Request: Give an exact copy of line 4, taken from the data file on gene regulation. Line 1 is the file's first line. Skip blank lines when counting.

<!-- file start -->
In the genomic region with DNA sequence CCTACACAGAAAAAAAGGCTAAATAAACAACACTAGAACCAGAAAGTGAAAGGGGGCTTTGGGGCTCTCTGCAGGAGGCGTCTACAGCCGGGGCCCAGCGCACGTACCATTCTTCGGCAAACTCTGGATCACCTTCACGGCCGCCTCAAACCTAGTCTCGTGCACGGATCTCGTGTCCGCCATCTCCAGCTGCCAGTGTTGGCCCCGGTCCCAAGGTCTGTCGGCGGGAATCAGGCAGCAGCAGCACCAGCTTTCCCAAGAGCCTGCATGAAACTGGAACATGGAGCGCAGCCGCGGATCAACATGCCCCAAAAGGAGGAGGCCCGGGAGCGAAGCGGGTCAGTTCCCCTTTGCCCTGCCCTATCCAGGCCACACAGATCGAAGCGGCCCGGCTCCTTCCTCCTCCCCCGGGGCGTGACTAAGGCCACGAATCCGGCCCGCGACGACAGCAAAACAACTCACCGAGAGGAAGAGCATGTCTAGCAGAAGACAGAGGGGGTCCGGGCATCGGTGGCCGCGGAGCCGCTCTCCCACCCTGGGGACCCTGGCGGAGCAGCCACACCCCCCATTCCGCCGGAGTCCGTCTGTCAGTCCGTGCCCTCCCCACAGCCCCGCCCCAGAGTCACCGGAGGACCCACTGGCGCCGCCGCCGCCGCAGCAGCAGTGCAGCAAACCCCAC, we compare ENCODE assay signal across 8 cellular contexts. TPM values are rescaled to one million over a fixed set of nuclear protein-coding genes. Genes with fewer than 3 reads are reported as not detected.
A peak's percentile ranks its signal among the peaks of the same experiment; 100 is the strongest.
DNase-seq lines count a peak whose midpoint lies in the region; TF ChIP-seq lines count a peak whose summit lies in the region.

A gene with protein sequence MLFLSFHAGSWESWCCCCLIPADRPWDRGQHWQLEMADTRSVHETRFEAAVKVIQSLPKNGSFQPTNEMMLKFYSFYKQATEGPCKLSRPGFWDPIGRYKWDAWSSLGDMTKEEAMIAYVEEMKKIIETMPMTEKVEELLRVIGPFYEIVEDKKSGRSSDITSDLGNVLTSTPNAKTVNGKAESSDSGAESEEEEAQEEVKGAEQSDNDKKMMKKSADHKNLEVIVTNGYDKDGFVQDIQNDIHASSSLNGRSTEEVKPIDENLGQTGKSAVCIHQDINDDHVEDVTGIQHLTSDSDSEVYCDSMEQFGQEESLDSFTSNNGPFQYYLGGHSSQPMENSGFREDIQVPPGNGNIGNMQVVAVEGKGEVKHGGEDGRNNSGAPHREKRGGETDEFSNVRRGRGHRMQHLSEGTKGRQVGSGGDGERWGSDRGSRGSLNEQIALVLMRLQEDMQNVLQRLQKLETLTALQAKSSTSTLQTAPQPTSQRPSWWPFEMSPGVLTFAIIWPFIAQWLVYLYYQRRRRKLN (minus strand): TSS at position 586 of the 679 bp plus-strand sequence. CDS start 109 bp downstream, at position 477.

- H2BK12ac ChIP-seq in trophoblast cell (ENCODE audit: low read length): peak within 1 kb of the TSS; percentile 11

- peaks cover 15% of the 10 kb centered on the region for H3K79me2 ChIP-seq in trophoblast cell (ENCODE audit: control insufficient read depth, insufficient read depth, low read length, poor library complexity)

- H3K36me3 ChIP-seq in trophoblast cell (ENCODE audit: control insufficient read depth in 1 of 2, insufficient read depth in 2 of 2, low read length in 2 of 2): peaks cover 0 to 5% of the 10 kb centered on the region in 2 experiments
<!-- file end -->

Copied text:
A gene with protein sequence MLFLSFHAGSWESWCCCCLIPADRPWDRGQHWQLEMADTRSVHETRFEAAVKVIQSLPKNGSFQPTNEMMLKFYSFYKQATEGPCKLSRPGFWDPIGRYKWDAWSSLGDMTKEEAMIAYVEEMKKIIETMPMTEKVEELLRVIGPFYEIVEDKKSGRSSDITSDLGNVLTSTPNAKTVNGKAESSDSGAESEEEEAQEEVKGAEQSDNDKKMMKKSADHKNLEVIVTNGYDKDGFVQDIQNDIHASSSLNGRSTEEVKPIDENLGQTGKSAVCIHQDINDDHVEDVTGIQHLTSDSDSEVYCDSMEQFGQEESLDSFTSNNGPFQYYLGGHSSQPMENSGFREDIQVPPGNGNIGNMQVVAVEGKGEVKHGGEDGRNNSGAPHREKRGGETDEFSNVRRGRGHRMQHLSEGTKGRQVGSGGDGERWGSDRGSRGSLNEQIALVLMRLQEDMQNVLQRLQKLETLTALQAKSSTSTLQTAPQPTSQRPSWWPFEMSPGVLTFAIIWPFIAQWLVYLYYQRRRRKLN (minus strand): TSS at position 586 of the 679 bp plus-strand sequence. CDS start 109 bp downstream, at position 477.